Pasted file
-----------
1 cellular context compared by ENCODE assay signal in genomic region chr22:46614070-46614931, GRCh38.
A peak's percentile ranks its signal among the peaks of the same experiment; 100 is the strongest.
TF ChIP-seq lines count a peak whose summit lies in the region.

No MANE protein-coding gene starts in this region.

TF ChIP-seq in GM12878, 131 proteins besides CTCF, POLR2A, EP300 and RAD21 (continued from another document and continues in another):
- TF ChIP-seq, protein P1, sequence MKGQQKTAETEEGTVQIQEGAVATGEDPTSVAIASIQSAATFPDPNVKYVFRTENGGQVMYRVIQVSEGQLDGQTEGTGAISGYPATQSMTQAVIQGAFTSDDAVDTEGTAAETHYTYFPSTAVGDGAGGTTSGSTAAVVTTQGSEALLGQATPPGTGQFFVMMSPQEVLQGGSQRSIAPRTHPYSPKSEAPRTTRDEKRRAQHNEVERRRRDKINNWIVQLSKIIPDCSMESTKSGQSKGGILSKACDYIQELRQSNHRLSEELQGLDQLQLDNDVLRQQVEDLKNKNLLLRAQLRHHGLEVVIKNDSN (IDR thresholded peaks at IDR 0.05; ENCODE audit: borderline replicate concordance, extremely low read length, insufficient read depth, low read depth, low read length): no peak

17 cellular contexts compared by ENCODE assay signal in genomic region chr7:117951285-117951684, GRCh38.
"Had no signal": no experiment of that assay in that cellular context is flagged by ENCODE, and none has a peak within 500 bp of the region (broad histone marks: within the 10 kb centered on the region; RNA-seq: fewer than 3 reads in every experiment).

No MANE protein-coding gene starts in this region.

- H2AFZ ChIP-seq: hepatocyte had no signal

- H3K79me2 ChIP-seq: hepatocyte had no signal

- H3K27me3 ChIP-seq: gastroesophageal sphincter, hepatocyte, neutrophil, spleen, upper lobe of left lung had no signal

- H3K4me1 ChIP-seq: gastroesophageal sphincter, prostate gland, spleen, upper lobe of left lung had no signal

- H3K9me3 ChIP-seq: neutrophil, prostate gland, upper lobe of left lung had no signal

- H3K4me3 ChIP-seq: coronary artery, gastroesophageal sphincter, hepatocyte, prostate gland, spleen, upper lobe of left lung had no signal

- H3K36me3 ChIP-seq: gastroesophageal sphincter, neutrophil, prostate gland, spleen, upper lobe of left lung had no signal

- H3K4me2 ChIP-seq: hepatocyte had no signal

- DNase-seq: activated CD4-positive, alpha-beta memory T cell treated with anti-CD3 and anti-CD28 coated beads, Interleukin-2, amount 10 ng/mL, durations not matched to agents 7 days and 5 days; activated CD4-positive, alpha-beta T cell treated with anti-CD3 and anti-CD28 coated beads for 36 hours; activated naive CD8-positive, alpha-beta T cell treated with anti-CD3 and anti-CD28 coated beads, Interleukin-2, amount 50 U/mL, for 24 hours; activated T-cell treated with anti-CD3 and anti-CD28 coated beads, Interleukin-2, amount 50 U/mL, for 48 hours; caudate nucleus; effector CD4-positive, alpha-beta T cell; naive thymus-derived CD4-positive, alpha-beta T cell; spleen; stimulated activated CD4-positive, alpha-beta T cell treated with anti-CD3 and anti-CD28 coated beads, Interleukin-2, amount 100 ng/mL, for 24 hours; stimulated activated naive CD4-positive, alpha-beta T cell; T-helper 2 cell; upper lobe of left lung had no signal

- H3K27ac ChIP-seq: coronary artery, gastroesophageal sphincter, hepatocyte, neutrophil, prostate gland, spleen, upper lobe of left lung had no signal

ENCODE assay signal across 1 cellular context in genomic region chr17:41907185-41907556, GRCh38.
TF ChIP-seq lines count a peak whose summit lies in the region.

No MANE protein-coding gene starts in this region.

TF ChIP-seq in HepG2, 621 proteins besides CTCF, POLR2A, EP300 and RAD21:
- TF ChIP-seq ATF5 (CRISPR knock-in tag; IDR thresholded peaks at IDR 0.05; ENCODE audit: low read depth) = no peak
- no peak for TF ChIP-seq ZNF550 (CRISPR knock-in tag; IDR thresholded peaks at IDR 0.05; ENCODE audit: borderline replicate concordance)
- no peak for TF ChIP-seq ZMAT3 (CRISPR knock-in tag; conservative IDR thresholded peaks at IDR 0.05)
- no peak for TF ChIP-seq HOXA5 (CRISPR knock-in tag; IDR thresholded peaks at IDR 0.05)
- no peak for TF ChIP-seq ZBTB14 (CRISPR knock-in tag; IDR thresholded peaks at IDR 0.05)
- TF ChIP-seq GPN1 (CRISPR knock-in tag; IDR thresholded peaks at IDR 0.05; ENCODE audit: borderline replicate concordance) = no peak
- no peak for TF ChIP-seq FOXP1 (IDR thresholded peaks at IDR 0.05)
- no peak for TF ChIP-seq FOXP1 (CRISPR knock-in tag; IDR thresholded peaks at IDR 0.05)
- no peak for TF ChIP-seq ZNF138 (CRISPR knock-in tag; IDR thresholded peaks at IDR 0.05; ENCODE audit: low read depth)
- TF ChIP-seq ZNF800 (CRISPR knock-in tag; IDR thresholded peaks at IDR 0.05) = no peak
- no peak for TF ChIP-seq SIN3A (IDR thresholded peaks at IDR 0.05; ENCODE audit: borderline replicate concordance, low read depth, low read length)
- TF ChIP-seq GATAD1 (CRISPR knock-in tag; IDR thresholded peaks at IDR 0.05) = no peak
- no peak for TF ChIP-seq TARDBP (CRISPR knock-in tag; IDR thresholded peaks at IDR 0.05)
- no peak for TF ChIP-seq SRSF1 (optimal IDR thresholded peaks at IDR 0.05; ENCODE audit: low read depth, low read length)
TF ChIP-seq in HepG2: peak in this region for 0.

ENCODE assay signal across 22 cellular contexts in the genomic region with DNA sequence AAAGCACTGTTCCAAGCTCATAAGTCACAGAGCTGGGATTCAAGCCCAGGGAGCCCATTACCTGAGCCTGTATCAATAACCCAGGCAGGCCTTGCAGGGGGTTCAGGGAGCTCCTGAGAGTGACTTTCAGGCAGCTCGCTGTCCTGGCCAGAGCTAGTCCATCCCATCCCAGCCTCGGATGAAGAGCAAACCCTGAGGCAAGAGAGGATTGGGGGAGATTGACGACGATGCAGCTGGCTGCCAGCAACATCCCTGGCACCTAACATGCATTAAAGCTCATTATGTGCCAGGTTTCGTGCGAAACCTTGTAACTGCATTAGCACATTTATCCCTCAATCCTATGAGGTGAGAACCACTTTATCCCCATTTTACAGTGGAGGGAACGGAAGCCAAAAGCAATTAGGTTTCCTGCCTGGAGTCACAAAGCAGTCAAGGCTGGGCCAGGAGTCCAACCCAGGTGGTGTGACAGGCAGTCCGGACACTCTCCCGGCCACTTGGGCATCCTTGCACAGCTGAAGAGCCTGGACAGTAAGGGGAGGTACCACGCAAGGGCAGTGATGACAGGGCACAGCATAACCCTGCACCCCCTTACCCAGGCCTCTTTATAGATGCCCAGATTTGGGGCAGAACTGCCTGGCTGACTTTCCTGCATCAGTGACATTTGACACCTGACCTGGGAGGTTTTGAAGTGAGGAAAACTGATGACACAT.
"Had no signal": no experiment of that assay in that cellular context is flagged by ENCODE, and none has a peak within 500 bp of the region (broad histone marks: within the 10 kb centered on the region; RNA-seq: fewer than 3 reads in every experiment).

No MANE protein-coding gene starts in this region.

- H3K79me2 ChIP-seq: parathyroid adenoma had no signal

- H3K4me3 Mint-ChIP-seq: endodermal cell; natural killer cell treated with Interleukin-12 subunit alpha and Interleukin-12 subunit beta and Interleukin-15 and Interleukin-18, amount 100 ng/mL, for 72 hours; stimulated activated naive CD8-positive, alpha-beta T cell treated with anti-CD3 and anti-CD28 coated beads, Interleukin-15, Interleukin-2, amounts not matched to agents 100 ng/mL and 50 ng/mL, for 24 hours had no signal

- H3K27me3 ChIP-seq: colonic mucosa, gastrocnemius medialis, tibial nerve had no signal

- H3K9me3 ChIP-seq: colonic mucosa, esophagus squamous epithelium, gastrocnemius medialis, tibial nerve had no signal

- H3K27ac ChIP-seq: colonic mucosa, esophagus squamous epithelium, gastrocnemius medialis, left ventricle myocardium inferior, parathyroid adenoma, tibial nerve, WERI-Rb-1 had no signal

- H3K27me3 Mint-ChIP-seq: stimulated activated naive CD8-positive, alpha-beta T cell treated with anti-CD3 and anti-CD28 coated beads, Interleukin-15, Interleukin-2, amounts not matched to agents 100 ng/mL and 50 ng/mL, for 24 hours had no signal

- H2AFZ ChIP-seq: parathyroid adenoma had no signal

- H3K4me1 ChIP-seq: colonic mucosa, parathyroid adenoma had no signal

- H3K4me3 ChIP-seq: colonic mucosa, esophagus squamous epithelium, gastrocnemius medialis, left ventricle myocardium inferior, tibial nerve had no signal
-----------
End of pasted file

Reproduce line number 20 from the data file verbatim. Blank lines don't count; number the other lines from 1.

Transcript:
ENCODE assay signal across 1 cellular context in genomic region chr17:41907185-41907556, GRCh38.